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Pomegranates can add Mediterranean touch year-round

Pomegranates are in season now. Making molasses from the juice saves their wonderful flavor for months. (Photos:
Debbie Arrington)

Recipe: Pomegranate molasses a versatile way to preserve flavor

In Northern California, this is pomegranate season and, judging by my tree, this could be a bountiful year.

I have a single Wonderful pomegranate tree, a variety that repeatedly lives up to its name. And this year, it yielded dozens of softball-size fruit. The birds and squirrels took a large share, but I still managed to harvest about 30 pounds.

At home in our Mediterranean climate, pomegranates are a popular late fall-winter addition to local menus, brightening meals with bursts of flavor.

That's about 1/4 cup arils in the dish.
Fresh arils – the juice-packed seed sacs – get sprinkled in salads and over entrees. Like little rubies, they decorate desserts.

But how do you enjoy that pomegranate flavor long after the season has gone?

Pomegranate molasses preserves that intense flavor and makes it easy to augment all sorts of dishes. Use it as a glaze on pork or chicken. Add a tablespoon to vinaigrette or other dressings. It’s a must for Mediterranean cooking.

The molasses is basically concentrated pomegranate juice. It will keep refrigerated for months.

On average, a pomegranate yields about 1/2 cup juice. This recipe used 6 pomegranates to make 1 cup molasses.

To produce juice, removed arils and then put them through a food mill. (While deseeding the fruit, wear old clothing that you won’t mind getting stained.)

Or simply cut the pomegranate in half, and juice with a citrus juice reamer. (It’s messy but fast.)

This molasses recipe can be scaled down as needed; it will reduce faster but watch closely.

Pomegranate molasses
That's arils from six pomegranates, enough for 3 cups juice.
Makes 1 cup to 1-1/2 cups


3 cups pomegranate juice

Juice of 1 lemon

1/3 cup sugar


In a heavy saucepan over medium heat, combine pomegranate juice, lemon juice and sugar. Bring to a boil.

Reduce heat and let simmer uncovered, stirring often, until desired consistency. This takes about 20 to 30 minutes.

The final result: Very thick and sticky.
When finished, the juice will be reduced by half to two-thirds, depending on desired thickness. The molasses will cover the back of a spoon like a thick syrup.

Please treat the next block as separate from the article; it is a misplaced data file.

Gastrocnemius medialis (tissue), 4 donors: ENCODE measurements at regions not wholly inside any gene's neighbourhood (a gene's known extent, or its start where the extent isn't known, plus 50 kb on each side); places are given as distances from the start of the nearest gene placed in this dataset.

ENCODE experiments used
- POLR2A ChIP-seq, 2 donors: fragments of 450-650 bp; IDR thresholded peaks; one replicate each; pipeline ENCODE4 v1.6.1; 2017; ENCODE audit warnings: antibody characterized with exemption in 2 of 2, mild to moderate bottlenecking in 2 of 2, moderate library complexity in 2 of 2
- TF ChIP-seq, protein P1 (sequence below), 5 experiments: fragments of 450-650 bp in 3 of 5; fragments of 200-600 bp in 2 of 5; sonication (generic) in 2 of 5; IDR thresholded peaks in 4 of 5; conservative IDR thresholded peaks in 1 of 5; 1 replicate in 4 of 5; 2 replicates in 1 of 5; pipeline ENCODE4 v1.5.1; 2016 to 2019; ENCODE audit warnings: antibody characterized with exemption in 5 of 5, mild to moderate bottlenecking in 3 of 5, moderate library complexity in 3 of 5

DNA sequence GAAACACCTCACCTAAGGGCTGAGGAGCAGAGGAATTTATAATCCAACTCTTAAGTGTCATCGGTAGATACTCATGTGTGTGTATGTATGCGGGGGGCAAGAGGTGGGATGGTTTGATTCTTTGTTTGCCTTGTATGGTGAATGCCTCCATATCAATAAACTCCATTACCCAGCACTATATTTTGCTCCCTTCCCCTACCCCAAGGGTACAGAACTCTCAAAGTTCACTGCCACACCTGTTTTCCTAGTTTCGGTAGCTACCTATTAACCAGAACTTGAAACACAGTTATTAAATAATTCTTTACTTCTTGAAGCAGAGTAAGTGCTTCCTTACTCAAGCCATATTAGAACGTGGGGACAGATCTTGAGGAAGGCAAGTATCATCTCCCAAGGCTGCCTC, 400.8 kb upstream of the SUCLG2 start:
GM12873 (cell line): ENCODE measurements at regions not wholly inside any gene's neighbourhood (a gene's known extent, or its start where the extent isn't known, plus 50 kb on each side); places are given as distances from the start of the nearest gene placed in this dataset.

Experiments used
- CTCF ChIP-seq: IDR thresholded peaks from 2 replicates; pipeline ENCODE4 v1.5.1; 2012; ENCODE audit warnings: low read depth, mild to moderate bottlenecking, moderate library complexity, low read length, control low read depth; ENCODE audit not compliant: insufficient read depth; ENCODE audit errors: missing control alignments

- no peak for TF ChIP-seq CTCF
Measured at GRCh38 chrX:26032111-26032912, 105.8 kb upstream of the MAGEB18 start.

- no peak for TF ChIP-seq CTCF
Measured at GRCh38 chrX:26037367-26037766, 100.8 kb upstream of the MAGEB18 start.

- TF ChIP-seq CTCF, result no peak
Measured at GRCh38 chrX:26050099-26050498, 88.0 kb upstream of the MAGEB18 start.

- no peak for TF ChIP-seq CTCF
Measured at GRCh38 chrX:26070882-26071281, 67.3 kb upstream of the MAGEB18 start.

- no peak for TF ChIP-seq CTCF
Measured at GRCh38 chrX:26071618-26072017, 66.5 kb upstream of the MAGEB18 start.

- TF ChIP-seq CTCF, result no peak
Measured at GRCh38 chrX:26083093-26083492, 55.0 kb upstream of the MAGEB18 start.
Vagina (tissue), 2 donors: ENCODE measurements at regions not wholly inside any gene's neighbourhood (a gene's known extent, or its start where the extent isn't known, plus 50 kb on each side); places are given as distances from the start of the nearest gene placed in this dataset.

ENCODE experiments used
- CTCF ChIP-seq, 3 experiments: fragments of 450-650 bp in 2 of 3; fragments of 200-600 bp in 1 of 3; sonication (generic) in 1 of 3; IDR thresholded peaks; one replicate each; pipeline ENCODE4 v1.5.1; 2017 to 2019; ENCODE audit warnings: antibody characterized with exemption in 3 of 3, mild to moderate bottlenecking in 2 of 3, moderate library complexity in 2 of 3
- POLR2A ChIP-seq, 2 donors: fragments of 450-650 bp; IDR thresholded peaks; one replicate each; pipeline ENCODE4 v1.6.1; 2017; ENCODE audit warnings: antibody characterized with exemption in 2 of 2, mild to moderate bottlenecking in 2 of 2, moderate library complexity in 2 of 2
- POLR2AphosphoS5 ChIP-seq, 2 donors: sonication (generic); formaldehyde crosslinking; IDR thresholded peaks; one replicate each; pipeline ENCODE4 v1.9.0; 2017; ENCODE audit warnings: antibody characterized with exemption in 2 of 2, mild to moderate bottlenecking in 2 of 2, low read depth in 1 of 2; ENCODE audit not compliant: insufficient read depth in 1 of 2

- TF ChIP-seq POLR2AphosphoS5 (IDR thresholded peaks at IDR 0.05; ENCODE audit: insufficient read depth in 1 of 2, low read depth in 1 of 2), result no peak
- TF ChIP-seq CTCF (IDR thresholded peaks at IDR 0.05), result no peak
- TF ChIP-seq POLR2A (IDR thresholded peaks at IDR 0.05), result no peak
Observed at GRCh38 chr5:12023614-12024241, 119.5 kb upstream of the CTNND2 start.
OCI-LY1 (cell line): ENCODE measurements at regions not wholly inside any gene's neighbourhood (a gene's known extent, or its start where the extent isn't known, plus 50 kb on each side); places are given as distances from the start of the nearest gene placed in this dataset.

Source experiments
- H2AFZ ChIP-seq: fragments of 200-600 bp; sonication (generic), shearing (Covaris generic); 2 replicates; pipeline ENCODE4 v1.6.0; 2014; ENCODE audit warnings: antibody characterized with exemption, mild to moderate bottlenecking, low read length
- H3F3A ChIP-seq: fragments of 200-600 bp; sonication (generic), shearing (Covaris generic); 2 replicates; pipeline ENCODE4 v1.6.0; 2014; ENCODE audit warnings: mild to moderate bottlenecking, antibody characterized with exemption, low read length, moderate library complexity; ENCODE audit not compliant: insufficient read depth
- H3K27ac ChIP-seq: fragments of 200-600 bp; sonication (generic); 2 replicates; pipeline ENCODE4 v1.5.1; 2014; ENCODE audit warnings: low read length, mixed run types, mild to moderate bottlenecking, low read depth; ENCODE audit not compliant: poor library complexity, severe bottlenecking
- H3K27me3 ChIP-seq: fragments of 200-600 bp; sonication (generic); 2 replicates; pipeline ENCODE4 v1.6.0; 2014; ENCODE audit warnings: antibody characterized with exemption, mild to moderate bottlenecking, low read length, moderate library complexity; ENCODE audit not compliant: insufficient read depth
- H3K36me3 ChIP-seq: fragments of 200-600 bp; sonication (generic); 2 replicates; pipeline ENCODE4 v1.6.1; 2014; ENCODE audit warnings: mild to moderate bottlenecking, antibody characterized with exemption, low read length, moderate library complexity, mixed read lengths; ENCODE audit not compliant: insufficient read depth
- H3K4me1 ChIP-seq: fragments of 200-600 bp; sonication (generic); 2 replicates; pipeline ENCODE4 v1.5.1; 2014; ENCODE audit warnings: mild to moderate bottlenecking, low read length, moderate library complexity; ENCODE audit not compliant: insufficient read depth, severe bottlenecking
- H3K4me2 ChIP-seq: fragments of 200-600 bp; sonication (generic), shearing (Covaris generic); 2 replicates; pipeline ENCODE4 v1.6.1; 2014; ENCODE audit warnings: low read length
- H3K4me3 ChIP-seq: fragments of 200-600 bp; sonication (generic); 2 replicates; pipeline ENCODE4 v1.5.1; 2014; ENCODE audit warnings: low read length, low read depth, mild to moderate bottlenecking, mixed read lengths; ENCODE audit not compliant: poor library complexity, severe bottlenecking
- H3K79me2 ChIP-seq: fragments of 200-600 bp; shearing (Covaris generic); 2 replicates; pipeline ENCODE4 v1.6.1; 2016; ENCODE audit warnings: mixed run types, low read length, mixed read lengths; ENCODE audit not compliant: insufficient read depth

Store covered in the refrigerator.


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Dig In: Garden Checklist

For week of March 19:

Spring will start a bit soggy, but there’s still plenty to do between showers:

* Fertilize roses, annual flowers and berries as spring growth begins to appear.

* Watch out for aphids. Wash off plants with strong blast from the hose.

* Pull weeds now! Don’t let them get started. Take a hoe and whack them as soon as they sprout.

* Prepare summer vegetable beds. Spade in compost and other amendments.

* Prune and fertilize spring-flowering shrubs after bloom.

* Feed camellias at the end of their bloom cycle. Pick up browned and fallen flowers to fight blossom blight.

* Feed citrus trees as they start to blossom.

* Cut back and fertilize perennial herbs to encourage new growth.

* Seed and renovate the lawn (if you still have one). Feed cool-season grasses such as bent, blue, rye and fescue with a slow-release fertilizer. Check the irrigation system and perform maintenance. Make sure sprinkler heads are turned toward the lawn, not the sidewalk.

* In the vegetable garden, transplant lettuce and kale.

* Seed chard and beets directly into the ground.

* Plant summer bulbs, including gladiolus, tuberous begonias and callas. Also plant dahlia tubers.

* Shop for perennials. Many varieties are available in local nurseries and at plant events. They can be transplanted now while the weather remains relatively cool.

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